Flying into Dunners is like going home. The boys love the turbulence when we land (those gales remind me of where I grew up, although being straight off Antarctica they feel about 50C colder), we have great fun staying with family, and it’s by the ocean (also much bloody colder, but the same ocean really). It’s New Zealand’s oldest city yet a fifth of its population are Speights-swilling students, and while it’s beautiful, historic and cosmopolitan it feels like it teeters on the edge of an untameable wilderness. The hills and harbour are the remains of an ancient volcano, and within the city boundaries on the Otago Peninsula you’ll find the world’s only mainland royal albatross colony and several penguin and seal colonies.
I love how down to earth and friendly the people are and I love how the airport’s in the middle of cow paddock.
On the flight from Brisbane the boys happily took turns on the iPad, J watched the Steve Jobs movie and I deleted 20+ videos that the boys made when they hijacked my phone the week before. A couple were cute/funny, but the vast majority were random yammering-to-hear-the-sound-of-their-own-voices crap. For example singing the ABC song over and over, then complaining “I hate my little brother singing!” and “I don’t know what I’m doing here!”, random screams, creepy baby talk that makes my skin crawl, shots of the floor and closeups of faces and nostrils reminiscent of The Blair Witch Project.
Got blown along the highway to J’s sister’s place and took our time getting caught up as it’d been well over a year since we last visited. Have always got along great with Melanie and Kerry and their four extremely awesome kids, despite J sabotaging our very first meeting.
I’d spent all day practising their names; Tony, Susie, Lucy and Macy. Then I get there and think I’m meeting a whole new set of kids because J had totally made up those names, the bastard. It broke the ice though! The kids also enjoyed helping me exact my revenge a few days later; we spiked his beer with tomato puree, soy sauce, cayenne pepper and salt. He’d had two sips before he frowned, checked the label and said he thought his beer might be off.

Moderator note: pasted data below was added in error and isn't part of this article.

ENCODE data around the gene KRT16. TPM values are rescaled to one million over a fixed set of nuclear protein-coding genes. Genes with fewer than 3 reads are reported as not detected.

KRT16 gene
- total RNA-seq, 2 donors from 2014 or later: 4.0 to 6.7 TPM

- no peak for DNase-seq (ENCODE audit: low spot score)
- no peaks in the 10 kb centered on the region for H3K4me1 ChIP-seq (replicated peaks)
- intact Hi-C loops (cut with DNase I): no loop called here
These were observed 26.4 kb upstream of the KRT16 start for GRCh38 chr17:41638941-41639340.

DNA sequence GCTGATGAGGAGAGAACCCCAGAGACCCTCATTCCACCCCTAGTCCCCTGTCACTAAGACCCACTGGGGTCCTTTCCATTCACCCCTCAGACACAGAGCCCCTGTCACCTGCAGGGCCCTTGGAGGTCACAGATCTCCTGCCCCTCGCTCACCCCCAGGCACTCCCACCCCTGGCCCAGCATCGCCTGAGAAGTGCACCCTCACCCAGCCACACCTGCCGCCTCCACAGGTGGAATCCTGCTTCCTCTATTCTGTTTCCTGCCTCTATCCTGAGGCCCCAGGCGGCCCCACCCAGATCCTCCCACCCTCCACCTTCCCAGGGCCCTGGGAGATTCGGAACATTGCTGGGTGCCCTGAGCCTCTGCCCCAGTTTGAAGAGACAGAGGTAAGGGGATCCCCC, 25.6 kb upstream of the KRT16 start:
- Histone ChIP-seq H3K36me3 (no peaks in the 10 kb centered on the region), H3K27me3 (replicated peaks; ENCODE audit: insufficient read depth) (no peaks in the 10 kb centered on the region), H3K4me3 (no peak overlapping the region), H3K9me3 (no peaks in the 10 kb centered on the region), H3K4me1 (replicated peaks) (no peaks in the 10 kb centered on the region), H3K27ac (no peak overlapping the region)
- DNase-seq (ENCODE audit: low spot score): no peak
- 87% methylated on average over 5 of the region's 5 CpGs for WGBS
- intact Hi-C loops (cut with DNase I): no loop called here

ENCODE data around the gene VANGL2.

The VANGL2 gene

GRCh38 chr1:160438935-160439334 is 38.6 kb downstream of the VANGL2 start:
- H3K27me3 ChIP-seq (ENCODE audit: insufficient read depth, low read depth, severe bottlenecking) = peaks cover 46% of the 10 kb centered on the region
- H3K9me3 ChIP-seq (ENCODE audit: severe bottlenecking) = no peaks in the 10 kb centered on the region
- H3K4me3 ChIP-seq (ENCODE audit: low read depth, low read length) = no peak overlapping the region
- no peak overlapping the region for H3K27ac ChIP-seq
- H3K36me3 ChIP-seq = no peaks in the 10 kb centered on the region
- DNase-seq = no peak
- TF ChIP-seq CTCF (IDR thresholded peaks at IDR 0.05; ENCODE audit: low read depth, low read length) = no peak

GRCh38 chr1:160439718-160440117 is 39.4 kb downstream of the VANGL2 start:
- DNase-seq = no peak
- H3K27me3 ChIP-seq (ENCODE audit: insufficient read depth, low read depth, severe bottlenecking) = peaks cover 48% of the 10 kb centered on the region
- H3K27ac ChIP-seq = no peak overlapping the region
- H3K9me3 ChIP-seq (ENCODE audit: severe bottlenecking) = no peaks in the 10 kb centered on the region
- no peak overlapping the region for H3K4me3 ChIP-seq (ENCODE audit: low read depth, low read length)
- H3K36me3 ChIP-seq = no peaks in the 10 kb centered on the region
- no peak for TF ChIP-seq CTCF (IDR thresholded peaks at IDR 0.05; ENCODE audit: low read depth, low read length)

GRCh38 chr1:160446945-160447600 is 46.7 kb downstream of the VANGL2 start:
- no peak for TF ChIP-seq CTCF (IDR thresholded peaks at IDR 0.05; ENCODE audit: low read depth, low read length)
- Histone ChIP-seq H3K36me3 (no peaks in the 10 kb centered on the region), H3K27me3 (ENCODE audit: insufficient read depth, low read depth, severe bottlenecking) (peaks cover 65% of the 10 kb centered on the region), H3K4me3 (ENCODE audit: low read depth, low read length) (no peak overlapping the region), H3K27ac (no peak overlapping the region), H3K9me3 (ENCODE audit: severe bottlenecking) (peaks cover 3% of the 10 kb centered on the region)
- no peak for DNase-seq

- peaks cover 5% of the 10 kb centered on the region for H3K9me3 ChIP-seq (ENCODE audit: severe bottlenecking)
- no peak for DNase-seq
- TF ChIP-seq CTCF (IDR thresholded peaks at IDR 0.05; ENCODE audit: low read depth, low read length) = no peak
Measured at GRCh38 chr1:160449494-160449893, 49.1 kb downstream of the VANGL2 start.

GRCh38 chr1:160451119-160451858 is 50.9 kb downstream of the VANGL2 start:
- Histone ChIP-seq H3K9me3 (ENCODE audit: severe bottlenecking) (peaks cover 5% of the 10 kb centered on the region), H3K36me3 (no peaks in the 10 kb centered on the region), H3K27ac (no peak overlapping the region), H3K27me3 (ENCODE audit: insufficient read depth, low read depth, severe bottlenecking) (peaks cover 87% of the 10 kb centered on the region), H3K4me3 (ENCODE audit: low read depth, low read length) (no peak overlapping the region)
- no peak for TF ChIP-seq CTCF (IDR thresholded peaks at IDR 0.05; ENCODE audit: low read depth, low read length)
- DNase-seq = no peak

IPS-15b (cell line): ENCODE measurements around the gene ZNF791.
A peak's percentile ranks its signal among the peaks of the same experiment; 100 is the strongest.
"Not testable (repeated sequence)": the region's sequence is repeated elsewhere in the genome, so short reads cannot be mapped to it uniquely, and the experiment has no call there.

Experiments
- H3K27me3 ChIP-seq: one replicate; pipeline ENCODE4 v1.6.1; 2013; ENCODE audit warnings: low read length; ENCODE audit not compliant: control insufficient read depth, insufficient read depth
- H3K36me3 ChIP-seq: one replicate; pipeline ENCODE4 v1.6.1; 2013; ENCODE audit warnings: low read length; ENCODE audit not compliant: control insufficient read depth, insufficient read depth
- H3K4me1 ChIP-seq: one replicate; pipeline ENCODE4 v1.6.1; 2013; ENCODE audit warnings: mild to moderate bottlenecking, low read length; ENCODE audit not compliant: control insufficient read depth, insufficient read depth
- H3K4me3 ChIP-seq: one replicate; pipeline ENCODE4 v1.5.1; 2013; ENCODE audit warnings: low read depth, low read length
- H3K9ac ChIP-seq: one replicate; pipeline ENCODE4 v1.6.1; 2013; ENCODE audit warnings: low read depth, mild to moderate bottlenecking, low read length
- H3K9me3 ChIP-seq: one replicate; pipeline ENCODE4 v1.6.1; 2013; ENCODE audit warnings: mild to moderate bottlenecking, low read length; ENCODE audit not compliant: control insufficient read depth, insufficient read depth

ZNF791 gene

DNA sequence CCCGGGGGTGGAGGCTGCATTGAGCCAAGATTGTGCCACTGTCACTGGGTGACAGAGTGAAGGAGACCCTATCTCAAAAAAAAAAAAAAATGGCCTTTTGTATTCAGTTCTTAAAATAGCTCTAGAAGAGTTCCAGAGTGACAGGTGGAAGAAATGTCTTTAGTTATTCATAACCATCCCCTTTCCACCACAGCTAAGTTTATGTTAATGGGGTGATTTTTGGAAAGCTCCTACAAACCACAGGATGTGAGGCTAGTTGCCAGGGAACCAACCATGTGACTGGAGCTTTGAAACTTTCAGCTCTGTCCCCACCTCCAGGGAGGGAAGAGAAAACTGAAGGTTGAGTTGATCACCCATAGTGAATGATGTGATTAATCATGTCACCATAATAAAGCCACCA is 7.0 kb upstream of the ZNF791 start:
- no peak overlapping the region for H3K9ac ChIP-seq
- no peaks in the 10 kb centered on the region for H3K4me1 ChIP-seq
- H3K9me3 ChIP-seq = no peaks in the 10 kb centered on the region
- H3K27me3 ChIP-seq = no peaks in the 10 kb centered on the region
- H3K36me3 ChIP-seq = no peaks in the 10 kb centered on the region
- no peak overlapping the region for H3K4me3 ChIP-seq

Anyway “Susie” rocked up a few hours later; she’s all growed up and works as a lifeguard at the St. Clair Hot Salt Water Pool. Got the inside scoop on the drama which had unfolded the day before… a pool invasion!!
That’s a New Zealand sea lion. (… lioness? Those who know said it was a female.) Local sea lions don’t seem scared of humans, especially New Zealanders, and are renowned for blocking roads, invading homes and gardens, sunbaking on boats, crapping on things, and generally acting as though they own the place, which is fair enough. This young lady apparently waddled down the lane from a nearby beach and had a sleep in the sun, which just happened to be in the doorway of the pool complex. The sun moved and when she got up to get out of the shade the automatic doors opened. So she thought, “sweet as, bro” and went in. She continued through the second set of automatic doors, through the reception area, the café, and all the way into the pool area. She had another nap next to the toddler pool, and when staff tried to herd her away she ignored them and jumped in. She seemed to approve that it was heated and stayed in there quite happily. A DOC guy came –the media too – and tried to coax her out using a couple of hockey sticks, a section of fence and a rescue stretcher but she was all “I WILL NO BE MOVED.”
She eventually left the paddle pool, but dodged around the (now three) staffers trying to block her and dived into the lap pool. There were still people in there (sea lions and Dunediners: the indifference seems mutual) but they got out laughing. Cheeky little blighter! Ms Inigo Montoya hogged the pool for about 3 hours all up. Didn’t pay the entry fee, or even buy a cheese roll from the café, but she did bring a tonne of free publicity when the story went global. Staff finally decided to clear the crowds away from the pool to try to “bore” her out. It actually worked… she waddled back out the way she came, looking for admirers, and when they shut and locked the door behind her she didn’t appreciate getting bounced and battered it with her flippers trying to get back in. As they say with affection in the South, she was a bit of a hard case.